It was an audacious scheme: an attempted inside job at the office of a federal watchdog agency, where the cops, the authorities said, became the robbers.
Three employees in the inspector general’s office for the Department of Homeland Security stole a computer system that contained sensitive personal information of about 246,000 agency employees, according to three United States officials and a report sent to Congress last week.
They planned to modify the office’s proprietary software for managing investigative and disciplinary cases so that they could market and sell it to other inspector general offices across the federal government. The Homeland Security Department is investigating, along with the United States attorney’s office for the District of Columbia.
The personal information included names, social security numbers and dates of birth — a rich trove of data not unlike those stolen from other government agencies in high-profile cases in recent years. On the home computer of one of the suspects that was seized during a raid in the spring, investigators also found about 159,000 case files.
But investigators determined the private information was not, in fact, their target. Investigators believe the suspects intended to use the data to “facilitate the development and testing of” their knockoff system, according to the report. In May, the office of the inspector general, John Roth, first notified several congressional committees with oversight of the Homeland Security Department, including the committees for homeland security, appropriations and commerce. Additional updates were sent to those panels in June and another last week.
Mr. Roth did not identify the employees, one of whom has left the office, and the American officials, who spoke on the condition of anonymity to discuss a continuing case, declined to name them. The two current employees have been suspended pending the results of the investigation.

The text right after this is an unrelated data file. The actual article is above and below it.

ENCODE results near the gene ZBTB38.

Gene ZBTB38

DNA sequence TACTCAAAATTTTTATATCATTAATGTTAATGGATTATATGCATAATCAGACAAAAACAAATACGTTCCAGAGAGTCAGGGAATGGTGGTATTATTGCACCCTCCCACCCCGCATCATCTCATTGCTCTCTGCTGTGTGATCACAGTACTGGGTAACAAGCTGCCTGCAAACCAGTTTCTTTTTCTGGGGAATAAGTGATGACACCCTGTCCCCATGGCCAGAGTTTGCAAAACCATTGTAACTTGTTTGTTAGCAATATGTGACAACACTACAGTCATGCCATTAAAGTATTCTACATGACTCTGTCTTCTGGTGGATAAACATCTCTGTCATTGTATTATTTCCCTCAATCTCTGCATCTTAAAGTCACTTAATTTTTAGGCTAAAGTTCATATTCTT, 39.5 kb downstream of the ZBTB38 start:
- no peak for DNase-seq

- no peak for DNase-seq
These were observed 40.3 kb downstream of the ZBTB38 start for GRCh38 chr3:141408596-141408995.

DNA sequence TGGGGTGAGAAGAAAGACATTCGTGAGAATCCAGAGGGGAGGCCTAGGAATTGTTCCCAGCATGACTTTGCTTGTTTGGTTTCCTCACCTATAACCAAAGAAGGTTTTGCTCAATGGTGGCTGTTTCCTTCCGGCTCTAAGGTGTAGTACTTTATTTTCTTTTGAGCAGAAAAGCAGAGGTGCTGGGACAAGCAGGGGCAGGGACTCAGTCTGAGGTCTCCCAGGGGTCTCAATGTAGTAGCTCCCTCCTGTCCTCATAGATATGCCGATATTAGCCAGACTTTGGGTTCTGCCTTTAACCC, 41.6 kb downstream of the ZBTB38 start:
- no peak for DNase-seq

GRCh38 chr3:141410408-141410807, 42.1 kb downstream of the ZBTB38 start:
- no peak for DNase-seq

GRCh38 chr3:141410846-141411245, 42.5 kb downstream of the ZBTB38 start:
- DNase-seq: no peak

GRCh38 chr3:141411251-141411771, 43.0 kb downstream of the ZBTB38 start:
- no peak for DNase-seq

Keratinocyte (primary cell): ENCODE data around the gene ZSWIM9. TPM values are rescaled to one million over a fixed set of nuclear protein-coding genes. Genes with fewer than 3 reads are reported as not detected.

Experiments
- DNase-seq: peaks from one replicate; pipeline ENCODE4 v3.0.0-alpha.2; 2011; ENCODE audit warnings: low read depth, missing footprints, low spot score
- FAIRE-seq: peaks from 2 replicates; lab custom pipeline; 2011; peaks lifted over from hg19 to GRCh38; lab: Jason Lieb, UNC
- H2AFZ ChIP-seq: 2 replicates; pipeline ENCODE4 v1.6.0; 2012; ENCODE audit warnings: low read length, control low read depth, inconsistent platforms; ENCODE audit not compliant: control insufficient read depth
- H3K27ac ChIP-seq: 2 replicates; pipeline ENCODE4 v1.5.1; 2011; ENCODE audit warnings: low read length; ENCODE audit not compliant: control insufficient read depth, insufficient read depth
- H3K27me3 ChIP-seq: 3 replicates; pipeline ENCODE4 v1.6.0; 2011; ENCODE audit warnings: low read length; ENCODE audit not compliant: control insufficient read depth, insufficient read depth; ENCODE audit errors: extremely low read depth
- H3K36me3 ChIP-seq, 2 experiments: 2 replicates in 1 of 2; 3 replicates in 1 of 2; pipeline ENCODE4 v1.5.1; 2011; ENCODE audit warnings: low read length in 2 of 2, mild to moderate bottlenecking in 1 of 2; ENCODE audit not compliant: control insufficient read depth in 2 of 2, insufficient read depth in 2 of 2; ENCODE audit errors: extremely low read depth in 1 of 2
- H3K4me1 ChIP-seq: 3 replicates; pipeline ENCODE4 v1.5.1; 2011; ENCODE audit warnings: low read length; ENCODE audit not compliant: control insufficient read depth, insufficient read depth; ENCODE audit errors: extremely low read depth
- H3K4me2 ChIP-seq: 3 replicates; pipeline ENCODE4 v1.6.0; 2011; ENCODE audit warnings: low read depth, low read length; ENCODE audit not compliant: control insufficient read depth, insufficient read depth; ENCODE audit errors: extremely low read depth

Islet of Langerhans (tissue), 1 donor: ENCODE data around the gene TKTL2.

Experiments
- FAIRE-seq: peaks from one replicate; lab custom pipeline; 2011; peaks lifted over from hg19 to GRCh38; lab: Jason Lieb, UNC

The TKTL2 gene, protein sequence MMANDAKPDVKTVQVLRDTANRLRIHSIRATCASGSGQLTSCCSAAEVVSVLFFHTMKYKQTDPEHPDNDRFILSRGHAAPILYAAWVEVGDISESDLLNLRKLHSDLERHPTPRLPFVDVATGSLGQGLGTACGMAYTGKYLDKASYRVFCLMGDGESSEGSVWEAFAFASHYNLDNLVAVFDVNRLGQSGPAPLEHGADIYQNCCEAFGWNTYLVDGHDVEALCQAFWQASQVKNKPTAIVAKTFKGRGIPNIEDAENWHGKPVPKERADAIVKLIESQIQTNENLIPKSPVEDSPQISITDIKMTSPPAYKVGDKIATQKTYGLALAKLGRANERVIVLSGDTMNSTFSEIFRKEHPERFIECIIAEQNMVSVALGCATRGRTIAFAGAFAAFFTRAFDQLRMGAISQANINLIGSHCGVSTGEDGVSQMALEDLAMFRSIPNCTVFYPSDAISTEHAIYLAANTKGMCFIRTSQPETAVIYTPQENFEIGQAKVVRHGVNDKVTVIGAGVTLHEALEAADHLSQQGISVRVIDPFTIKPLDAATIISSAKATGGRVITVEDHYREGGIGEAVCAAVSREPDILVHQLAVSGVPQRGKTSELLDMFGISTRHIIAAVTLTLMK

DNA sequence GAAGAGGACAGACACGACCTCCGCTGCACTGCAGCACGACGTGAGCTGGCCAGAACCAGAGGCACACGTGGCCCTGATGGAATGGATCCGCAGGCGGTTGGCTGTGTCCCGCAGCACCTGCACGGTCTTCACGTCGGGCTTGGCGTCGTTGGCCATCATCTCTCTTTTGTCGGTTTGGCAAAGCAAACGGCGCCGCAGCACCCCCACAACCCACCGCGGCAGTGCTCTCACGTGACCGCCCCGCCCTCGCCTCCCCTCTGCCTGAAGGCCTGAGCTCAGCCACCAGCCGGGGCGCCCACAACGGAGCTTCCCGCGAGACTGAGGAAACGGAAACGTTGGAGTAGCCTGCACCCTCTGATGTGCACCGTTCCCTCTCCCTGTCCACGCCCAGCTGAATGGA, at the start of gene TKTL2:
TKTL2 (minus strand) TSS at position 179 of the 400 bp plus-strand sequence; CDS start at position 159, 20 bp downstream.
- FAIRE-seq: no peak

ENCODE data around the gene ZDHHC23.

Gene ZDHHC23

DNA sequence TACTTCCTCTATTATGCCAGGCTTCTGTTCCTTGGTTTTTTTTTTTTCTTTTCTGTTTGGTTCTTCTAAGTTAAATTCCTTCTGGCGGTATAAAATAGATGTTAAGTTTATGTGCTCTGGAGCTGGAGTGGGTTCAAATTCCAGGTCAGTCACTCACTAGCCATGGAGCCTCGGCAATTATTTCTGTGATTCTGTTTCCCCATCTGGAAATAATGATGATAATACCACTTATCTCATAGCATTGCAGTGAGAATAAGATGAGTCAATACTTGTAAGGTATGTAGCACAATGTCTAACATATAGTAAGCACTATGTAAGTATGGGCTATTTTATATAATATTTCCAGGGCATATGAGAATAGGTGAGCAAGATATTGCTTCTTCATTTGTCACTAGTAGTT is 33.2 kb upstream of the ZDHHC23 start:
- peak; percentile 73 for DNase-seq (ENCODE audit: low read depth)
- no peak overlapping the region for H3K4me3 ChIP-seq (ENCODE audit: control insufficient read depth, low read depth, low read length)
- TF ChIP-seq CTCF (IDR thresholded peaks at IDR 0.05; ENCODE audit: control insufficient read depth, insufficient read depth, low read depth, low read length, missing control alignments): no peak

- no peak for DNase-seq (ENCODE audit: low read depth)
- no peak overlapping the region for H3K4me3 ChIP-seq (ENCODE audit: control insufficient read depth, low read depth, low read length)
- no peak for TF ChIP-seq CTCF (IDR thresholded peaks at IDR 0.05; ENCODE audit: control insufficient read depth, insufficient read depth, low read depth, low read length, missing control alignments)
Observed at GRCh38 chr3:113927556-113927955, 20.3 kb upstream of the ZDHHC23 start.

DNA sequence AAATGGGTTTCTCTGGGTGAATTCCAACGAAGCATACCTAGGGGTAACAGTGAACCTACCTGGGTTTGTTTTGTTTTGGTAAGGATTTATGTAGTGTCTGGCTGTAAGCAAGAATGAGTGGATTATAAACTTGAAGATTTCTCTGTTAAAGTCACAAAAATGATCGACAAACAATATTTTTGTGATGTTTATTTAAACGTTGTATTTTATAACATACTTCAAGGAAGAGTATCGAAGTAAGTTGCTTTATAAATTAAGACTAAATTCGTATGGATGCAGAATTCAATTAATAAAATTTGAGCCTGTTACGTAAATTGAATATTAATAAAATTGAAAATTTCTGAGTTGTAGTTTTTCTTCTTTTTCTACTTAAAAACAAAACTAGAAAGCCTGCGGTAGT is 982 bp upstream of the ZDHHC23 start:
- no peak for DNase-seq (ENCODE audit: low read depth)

In its report to Congress, Mr. Roth’s office said that it had “seized all known servers and other devices potentially containing exfiltrated data in the possession of the subjects.” A spokesman for the Department of Homeland Security declined to comment on Tuesday about the investigation. William Miller, a spokesman for the United States attorney’s office in Washington, said he could not confirm or deny the existence of an investigation. The breach was earlier reported.
In the past two years, several government agencies, including the Internal Revenue Service, the Securities and Exchange Commission, the State Department and the National Security Agency, have had data stolen, American officials said. The most significant case was in 2015, when hackers linked to the Chinese military stole records connected to more than 21 million government employees, including those with high-level security clearances.
The acting secretary for homeland security, Elaine Duke, elected in August to notify victims of the breach and the department is in the process of doing so, according to its most recent report to Congress. In recent weeks, the department has asked its component agencies to try to find additional money from their budgets to cover the hundreds of thousands of dollars needed to to monitor the credit scores of affected employees, according to an official familiar with the request.
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